Interview With Dr. Kateřina Dědečková

5. 5. 2019 15:46

Interview with Dr. Kateřina Dědečková on the possibilities of treatment of hematologic diseases with proton radiotherapy.

Good morning, doctor.

According to the latest recommendations of the International Lymphoma Radiation Oncology Group (ILROG), radiotherapy is also suitable for some patients diagnosed with leukemia. Which patients specifically?

ILROG is very active in raising awareness on the benefits of radiation in the treatment of hematological malignancies, i.e. blood tumors. Over the past few years, ILROG has issued recommendations for the use of radiation in most haematologic cancers such as lymphomas, leukemias, myelosarcomas, myelomas, and others. For leukemias, in particular patients with central nervous system (CNS) involvement, it is now recommended to use radiation more frequently and to a greater extent.

Why is it now advisable to irradiate the central nervous system (CNS) also in patients with leukemia?

The CNS (i.e. brain and spinal cord) is separated from the bloodstream by a safety barrier, called blood–brain barrier (BBB), which prevents materials from the blood from entering the brain. Thus, some molecules, including drugs, reach the CNS with limited or no effect. For this reason, in some cases, the CNS may be a source of disease recurrence because part of the cells escape the effects of chemotherapy or biological therapy, leading to a re-spread of cancer cells in the body.

What benefits do patients have from using proton radiotherapy?

Due to the limited possibilities of systemic treatment, irradiation of the entire CNS area is advantageous. This consists of the irradiation of the brain, spinal cord, spaces where cerebrospinal fluid circulates, and craniospinal axis. The aim is also to get to the hard-to-reach leukemia cells, as well as those that are no longer sensitive to chemotherapy or biological therapy.

Patients who benefit the most from proton radiotherapy are the ones who, despite intensive systemic treatment, have a positive finding of leukemic cells in the cerebrospinal fluid, a positive cerebrospinal fluid at the time of diagnosis, or leukemic lesions in the brain or spinal cord. Also, patients who are at risk of involvement of the central nervous system future. Therefore, according to the new recommendations, these patients should preferably be irradiated in the whole area of ​​the craniospinal axis.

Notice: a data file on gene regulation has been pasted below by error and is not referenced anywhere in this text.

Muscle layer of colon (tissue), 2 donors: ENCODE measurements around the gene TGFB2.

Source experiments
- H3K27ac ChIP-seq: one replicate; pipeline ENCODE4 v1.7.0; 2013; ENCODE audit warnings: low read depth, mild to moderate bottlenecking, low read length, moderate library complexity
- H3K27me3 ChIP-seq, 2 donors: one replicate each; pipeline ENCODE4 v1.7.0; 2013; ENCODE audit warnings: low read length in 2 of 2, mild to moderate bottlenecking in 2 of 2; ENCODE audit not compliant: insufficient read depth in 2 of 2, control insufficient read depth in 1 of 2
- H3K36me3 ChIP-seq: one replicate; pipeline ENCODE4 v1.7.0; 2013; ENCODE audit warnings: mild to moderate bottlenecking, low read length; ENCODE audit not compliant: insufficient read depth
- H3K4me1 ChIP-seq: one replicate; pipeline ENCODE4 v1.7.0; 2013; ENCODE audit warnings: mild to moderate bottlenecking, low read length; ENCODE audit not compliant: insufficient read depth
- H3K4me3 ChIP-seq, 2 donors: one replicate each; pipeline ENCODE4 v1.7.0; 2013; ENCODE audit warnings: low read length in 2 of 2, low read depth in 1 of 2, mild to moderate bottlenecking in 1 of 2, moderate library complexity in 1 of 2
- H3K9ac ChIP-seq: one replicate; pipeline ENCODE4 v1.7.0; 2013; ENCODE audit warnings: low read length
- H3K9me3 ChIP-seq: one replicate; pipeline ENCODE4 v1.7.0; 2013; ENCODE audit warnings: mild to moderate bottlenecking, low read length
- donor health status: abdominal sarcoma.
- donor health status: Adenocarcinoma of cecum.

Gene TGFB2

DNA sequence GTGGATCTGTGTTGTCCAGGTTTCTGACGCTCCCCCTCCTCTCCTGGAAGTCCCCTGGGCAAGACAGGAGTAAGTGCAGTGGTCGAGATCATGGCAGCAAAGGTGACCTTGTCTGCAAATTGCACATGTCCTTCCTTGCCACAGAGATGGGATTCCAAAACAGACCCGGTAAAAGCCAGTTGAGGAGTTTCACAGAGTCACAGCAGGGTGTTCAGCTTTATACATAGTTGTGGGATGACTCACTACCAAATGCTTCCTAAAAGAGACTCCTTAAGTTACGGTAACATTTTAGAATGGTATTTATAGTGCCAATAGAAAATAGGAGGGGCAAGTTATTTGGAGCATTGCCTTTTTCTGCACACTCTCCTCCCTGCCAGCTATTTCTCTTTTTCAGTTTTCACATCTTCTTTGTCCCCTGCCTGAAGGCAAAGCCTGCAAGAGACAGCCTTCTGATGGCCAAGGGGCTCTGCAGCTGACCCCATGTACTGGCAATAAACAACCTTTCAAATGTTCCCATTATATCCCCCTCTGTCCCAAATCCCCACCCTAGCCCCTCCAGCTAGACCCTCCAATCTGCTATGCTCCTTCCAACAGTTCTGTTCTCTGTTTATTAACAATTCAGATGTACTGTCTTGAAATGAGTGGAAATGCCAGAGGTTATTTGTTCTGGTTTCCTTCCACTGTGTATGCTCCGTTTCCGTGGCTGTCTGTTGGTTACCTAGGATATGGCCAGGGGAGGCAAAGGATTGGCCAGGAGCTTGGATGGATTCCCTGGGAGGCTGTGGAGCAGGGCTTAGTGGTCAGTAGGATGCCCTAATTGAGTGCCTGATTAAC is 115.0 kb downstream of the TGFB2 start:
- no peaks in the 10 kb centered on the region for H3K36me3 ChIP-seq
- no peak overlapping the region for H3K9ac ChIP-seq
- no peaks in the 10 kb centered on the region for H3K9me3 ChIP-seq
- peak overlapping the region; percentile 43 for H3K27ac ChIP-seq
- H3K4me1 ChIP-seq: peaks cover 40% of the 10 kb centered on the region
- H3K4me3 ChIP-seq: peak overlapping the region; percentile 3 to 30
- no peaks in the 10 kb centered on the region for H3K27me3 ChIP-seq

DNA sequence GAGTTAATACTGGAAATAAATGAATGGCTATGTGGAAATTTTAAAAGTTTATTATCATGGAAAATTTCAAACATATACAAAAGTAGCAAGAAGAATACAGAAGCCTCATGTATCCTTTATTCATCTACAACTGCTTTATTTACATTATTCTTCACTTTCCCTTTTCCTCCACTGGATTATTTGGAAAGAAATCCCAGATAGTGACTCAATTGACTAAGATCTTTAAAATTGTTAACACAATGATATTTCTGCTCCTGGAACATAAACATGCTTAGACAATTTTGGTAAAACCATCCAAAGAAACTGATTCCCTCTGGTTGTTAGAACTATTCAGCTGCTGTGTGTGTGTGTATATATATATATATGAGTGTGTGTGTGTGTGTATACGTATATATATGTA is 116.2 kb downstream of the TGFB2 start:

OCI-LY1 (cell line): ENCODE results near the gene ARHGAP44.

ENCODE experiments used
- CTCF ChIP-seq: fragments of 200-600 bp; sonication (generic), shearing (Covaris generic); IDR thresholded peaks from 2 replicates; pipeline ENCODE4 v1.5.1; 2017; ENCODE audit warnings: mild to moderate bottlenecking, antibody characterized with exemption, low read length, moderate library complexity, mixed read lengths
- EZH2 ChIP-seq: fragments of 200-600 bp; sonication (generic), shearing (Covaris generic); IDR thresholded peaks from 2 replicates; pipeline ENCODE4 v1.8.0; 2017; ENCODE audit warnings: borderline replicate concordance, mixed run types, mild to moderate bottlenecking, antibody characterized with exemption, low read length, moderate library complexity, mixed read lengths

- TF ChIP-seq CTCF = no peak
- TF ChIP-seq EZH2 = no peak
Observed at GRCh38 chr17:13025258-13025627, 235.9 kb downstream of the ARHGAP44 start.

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Is radiotherapy commonly indicated in these patients or is it a new recommendation?

Previously, because of the high toxicity, it was preferable to irradiate only the skull area. However, thanks to the use of proton radiotherapy instead of classical radiation, it is possible to reduce the adverse effects of treatment that previously impaired quality of life, such as nausea, vomiting, fatigue, swallowing pain, and aphthae in the oral cavity. Therefore, radiotherapy has not been commonly used in these patients and, if so, less extensive exposure has been used, mainly because of concerns about toxicity associated with older exposure techniques, as I have mentioned. Irradiation of the CNS as a risk area has been found to improve the outlook for cure in risk patients. According to the new ILROG recommendation, groups of patients have already been identified who will benefit from the inclusion of craniospinal axis irradiation in their treatment plan.

How does the treatment work?

The patient is placed in supine position with their arms along the body, while the head is fixed with a special thermoplastic mask. A CT scan is done over the entire irradiation range, i.e. the entire head and spine to the coccyx. These CT images then show the areas that are the target of radiation and also the areas that we want to protect from radiation, called organs at risk (OAR). Then, the doctors and physicists collaborate to carefully calculate the irradiation plan. This plan is then checked multiple times, as well as directly in the gantry to confirm its accuracy. Then, the actual treatment begins. Leukemia is typically treated in 9 to 12 sessions(fractions), applied to the entire craniospinal axis. In some patients, we also irradiate the riskiest areas, such as apparent tumor lesions, up to a total of 15-18 fractions. Irradiation takes place every weekday and may be associated with mild swallowing difficulties, fatigue and a decrease in the number of blood cells.

Is there a difference if a patient is irradiated with photon or proton techniques?

Yes, the difference is that when using proton radiotherapy, the patient is less exposed to radiation. There is less irradiation to the organs in front of the tumor, minimal irradiation to lungs, heart, esophagus, intestinal loops, kidneys, liver, and bladder, which significantly reduces the possibility of late toxicity of these organs. The patient also better tolerates irradiation of the craniospinal axis.

Do you have any recent experience with this form of treatment? If so, how did the patients tolerate the treatment?

At the Proton Therapy Center in Prague we already have experience with this irradiation technique for hematological malignancies, although there has been a relatively small number of patients (around 10 so far).Our experience so far has so far been very positive, both in terms of toxicity and preliminary treatment outcomes. In some of these patients, radiotherapy was the last treatment option and even here we managed to successfully destroy CNS tumor cells. From our point of view this is a very promising method of treatment, but a longer follow-up of patients and evaluation of a larger group of patients will be required.

Thank you very much. M.Š.